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{Brad's Corner} September 2013: The Last True Outlaw

{Brad�s Corner}

Tomorrow, Drew Kennedy releases his sixth album, Wide Listener.  In a catalog of fantastic albums, it’s his finest work to date.  Drew is the smartest guy I know in the music business.  He was educated at a prestigious east coast private liberal arts university, is well read and a published author.  To complement his book smarts, he’s traveled this country enough times to stretch to the moon and appreciates a pinch of snuff and a cold domesticated beer as much as the next blue collar guy.  He’s quick with a joke and at ease onstage but just as likable and affable away from the spotlight.

He moved to Texas from Virginia to pursue the Texas Music promisedland he’d dreamt about from afar.  Inspired by old Townes and Steve Earle records like so many before him.  He did things the way our Nashville caste system required.  Hustled booking agent and band members.  Played opening gigs in the most desirable venues.  Scored a record deal and major distribution for his second record.

Yet, things never fully clicked until DK eschewed the traditional Texas way of doing things and asserted his own newfound Texan-ness to do things his own way.  And that is why he is the last true outlaw.  The fact that he’d disagree with that label asserts it’s inherent truth.  While other artists and bands strove to copy the other successful acts that were road pavers, Drew decided to build his own roads.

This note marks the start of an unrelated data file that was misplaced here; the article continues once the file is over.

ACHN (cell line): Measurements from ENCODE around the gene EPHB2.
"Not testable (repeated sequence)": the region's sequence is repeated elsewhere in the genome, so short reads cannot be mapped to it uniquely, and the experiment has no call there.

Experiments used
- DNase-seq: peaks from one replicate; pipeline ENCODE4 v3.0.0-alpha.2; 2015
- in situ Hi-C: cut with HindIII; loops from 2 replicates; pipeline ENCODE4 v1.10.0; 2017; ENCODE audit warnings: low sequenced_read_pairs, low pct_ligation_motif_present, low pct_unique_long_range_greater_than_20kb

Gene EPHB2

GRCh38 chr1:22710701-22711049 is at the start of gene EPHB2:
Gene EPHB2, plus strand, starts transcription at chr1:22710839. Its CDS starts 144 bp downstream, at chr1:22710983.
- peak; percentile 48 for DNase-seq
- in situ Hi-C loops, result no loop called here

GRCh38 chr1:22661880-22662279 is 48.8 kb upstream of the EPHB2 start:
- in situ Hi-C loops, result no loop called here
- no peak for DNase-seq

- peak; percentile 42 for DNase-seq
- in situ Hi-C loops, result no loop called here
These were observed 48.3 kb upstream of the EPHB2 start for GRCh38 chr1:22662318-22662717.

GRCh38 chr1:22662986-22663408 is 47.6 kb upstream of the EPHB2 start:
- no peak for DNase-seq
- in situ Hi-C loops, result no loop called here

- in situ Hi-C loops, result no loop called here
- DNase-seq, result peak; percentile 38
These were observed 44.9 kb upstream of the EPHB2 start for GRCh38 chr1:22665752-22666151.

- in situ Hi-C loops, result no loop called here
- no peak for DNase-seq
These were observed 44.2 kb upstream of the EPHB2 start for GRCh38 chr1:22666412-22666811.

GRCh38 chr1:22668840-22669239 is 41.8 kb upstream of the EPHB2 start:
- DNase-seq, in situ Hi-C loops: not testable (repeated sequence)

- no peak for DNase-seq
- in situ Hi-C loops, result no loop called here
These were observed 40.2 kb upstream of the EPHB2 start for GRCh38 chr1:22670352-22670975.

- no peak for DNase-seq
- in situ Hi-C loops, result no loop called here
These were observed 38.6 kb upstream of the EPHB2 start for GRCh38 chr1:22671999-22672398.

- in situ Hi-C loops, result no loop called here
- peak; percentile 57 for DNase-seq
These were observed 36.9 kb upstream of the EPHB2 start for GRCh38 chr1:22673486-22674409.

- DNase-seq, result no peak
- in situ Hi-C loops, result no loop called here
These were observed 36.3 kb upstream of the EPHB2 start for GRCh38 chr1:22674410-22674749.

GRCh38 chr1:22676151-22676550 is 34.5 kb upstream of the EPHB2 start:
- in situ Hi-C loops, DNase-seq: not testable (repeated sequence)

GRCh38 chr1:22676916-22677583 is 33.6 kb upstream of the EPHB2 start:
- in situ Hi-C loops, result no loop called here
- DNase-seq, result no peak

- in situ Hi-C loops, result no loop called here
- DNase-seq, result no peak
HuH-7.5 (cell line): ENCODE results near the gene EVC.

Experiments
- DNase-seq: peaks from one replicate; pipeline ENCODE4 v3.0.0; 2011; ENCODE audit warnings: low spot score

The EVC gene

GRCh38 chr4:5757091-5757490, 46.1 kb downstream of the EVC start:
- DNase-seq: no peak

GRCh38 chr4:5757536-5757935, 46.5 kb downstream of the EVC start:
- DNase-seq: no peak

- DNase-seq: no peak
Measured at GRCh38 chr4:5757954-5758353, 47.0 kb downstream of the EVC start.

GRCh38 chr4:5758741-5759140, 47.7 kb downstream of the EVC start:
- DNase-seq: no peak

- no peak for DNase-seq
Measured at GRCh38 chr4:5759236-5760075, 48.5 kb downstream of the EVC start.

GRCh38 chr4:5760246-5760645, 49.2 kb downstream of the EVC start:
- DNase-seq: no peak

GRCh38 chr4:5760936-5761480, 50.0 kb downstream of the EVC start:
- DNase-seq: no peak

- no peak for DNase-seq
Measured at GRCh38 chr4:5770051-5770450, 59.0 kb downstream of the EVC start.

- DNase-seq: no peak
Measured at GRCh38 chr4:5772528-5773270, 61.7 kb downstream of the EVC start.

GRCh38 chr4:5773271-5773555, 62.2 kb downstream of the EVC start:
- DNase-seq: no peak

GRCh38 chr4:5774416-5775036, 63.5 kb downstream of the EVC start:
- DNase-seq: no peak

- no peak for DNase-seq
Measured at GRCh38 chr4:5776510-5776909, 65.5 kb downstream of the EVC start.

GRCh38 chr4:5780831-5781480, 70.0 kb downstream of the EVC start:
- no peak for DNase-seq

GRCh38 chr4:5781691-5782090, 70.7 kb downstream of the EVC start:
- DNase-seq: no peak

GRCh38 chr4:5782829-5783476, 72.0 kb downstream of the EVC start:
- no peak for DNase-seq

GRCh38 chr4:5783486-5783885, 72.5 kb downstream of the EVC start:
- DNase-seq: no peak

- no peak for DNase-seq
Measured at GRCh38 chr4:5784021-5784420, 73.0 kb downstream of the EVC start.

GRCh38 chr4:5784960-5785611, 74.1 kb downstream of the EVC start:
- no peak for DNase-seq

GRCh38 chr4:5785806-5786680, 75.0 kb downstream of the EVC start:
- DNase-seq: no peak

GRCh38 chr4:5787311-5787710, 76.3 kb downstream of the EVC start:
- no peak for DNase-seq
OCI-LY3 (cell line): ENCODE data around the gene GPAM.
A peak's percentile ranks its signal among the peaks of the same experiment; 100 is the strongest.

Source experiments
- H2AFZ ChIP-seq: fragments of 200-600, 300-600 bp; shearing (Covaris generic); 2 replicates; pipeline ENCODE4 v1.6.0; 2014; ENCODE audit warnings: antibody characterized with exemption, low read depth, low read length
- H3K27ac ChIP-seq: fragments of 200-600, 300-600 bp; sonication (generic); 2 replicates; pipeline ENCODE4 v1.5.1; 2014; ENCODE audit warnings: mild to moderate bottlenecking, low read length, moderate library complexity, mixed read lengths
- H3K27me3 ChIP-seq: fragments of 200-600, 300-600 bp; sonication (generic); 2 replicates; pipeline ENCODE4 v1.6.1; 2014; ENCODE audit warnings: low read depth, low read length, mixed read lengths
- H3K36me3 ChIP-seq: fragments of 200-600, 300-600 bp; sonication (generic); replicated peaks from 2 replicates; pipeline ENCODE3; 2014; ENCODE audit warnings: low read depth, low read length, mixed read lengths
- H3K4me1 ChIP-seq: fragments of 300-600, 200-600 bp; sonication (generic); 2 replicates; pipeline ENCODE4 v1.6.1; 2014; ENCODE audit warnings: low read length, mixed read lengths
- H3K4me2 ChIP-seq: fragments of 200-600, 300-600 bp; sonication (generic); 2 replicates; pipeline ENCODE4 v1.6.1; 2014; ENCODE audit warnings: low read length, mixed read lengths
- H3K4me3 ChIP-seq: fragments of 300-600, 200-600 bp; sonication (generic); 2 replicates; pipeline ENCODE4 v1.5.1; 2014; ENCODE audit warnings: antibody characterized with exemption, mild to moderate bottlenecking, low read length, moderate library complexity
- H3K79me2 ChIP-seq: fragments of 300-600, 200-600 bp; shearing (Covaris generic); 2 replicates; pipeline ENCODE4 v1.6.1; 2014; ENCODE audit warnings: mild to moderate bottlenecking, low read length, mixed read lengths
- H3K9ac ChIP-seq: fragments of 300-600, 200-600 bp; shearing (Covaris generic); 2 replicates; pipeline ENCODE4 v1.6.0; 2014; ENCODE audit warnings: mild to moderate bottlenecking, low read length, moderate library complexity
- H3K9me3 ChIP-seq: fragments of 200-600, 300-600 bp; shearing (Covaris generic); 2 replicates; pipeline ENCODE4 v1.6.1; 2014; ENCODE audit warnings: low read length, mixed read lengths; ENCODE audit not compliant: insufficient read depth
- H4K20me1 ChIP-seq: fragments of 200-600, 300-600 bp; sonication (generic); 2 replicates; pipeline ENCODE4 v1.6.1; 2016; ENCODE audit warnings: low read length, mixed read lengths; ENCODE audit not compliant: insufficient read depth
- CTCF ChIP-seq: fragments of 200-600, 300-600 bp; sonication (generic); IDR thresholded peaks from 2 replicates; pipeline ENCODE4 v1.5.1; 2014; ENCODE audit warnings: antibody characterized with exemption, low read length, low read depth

He is a one man operation.  Manager. Booking agent. Producer. Author. Bus Driver. Tour Manager.  Travel Agent. Sound Engineer.  Caterer.  Radio Promoter.  Any number of other titles…oh, and singer/songwriter too.  You see, playing the game by the rules established by others helped Drew realize he could be more successful by creating his own rulebook.  After cutting ties with all of his music business personnel, Drew began to flourish.  By the time he traded in his Chevy passenger van for a Toyota Prius, he wasn’t just marching to the beat of his own drummer…he was his own drummer as he  honestly joked that he’d given himself a raise by doing so.  And the funny thing is Drew was finding more success than he ever had previously.  No, he wasn’t on CMT (He went digital).  He wasn’t at LJT (He played Kerrville instead).  He wasn’t at Steamboat (He created his own skiing/songwriter festival).  He’s not playing Midnight Rodeo (He’s at somebody’s house or a venue he found off the beaten path).

Drew carries no overhead.  Just about every dime that comes into his coffers is profit.  While many of the most successful bands in this scene struggle for peanuts after all the bills are paid, Drew’s sitting back comfortably. It’s the smartest business model I’ve seen in the modern music business.  Bob Lefsetz may even shed a tear if he ever finds out about it.